The Yocto Project

Creating flexible, custom operating systems for embedded and IoT devices

Key facts

Investment Amount
Investment Year(s)
2023, 2024

The Yocto Project helps developers create custom operating systems with open components that work independently of a device's hardware architecture and can therefore be used in a variety of contexts. The Yocto Project provides a flexible set of tools and a space where embedded developers worldwide can share technologies, software stacks, configurations, and best practices. These can be used to create tailored Linux images for embedded and Internet of Things (IoT) devices, or anywhere a customized Linux operating system is needed.

The project works on and contributes to the BitBake and OpenEmbedded Core projects. BitBake is a build tool, and OpenEmbedded Core is a library that provides basic recipes for building system components like glibc, gcc, and systemd. Product development in the IoT sector is progressing rapidly, creating a high demand for flexible technical solutions like the Yocto Project. Embedded systems, for example, are used in medical technology, washing machines, airplanes, cars, refrigerators, televisions, routers, satellites, mobile phones, and entertainment electronics.

For cost reasons, an optimized mixed hardware-software implementation and setup is often chosen for a specific purpose. During the build process, “recipes” are used to track dependencies, compile the software on one platform for use on others (cross-compilation), and package it for installation on the local or target device.

Why is this important?

The Yocto Project is a type of critical software infrastructure due to its position within the software ecosystem. There are several industries that build on it and use it as their software foundation. Private-sector users include Automotive Grade Linux (AGL), BMW Group, OpenBMC, as well as some operating system vendors. AGL utilizes Yocto Project to create the AGL Unified Code Base (UCB), which is used by member companies in various connected car models. BMW Group also uses the software in some of its vehicles. The OpenBMC project uses the Yocto Project as a foundation and is, in turn, used by many hardware manufacturers in their servers (Dell, Microsoft, Meta, IBM, and others). Some operating system vendors also build their products on Yocto Project, supplying telecommunications companies that use Yocto Project, for example, in communication base stations.

Yocto Project is usually not visible to users, but it is very important for developers and products in a wide range of devices and industries. There is a significant public interest in providing a secure and robust foundation for all of these areas. The scope of the project is large, and the resources available to the project are limited compared to the scale of requests and usage. The project’s growing adoption means that specialized and qualified engineers are in high demand for customization; the project’s member companies are even having difficulties providing their engineers' time to support the project they rely on.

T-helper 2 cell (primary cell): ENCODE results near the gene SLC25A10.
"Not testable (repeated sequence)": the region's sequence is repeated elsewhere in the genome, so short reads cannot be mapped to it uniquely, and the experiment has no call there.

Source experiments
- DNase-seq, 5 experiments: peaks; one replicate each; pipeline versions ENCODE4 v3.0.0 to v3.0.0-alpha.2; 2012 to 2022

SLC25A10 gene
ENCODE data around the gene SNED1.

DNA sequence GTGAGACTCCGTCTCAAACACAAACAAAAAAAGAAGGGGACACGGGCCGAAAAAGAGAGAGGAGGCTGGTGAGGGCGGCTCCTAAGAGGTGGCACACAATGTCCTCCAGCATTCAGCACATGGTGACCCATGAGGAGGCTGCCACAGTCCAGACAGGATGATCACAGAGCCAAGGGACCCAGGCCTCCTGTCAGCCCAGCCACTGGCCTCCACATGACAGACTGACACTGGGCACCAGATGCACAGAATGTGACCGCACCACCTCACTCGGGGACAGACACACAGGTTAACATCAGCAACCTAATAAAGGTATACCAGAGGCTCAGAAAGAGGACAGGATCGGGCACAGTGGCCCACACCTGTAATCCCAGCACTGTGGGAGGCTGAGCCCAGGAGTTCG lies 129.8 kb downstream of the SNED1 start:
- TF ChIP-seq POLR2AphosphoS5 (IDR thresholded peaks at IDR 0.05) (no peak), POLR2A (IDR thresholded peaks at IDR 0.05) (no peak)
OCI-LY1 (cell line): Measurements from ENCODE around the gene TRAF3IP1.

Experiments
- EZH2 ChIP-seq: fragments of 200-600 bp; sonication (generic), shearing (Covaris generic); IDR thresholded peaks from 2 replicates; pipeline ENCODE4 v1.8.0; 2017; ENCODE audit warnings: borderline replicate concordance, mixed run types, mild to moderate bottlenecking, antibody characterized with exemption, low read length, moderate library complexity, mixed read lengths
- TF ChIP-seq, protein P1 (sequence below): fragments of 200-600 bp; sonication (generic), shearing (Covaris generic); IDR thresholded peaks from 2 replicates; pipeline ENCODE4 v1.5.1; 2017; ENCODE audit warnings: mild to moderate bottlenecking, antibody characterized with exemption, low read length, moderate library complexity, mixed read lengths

In addition, Yocto Project has a close relationship with OpenEmbedded, the build architecture the project has adopted. Build architecture or framework describes the comprehensive set of compatible tools, scripts, metadata, and recipes that OpenEmbedded provides to simplify and automate constructing customized Linux distributions. Using this framework enables modularity, customization, and flexibility for developers.

There is an OpenEmbedded community and non-profit organization which oversees that architecture and technology. It doesn’t have member funding like the Yocto Project, so the Yocto Project has funded much of the work on OpenEmbedded. The two projects share codebases such as BitBake and OpenEmbedded-Core, so work on one directly benefits the other. Due to the ability to build everything from source including the toolchain, OpenEmbedded has often found uses in academic and research and development environments since it allows unconstrained experimentation at all levels of the source code. Many of the activities commissioned by the Sovereign Tech Fund contribute to OpenEmbedded-Core and thus to the many open source communities that build on it.

The funded work improves the long-term sustainability of the project by attracting a new generation of developers.

What are we funding?

The work the Sovereign Tech Fund is commissioning aims to improve the Yocto Project’s efficiency, security, user experience, and developer engagement.

  1. Build Process and Workflow Improvements
    • Core workflow Improvements (Build tooling, workflows, and binary support).
    • Yocto Project Reference Binary Distribution (Workflow improvements and policies).
    • Patchtest, a tool that allows automated testing of code patches submitted via mailing lists
  2. Security and Quality Improvements
    • Improving security processes, security team, and SBOMs.
    • Tooling Bug Fixes and Improvements (Devtool, Recipetool, Pseudo, and quality-of-life features).
  3. Integration and Usability Enhancements
    • Toaster Updates and Improvements (Web UI for BitBake).
    • VSCode Integration with Yocto (Developer features and integration enhancements).
  4. Layer Management Standardization
    • Incorporate OpenEmbedded Core best practices into Meta-OpenEmbedded.
    • Develop standard tools for managing Yocto layers (standardizing layer tooling).

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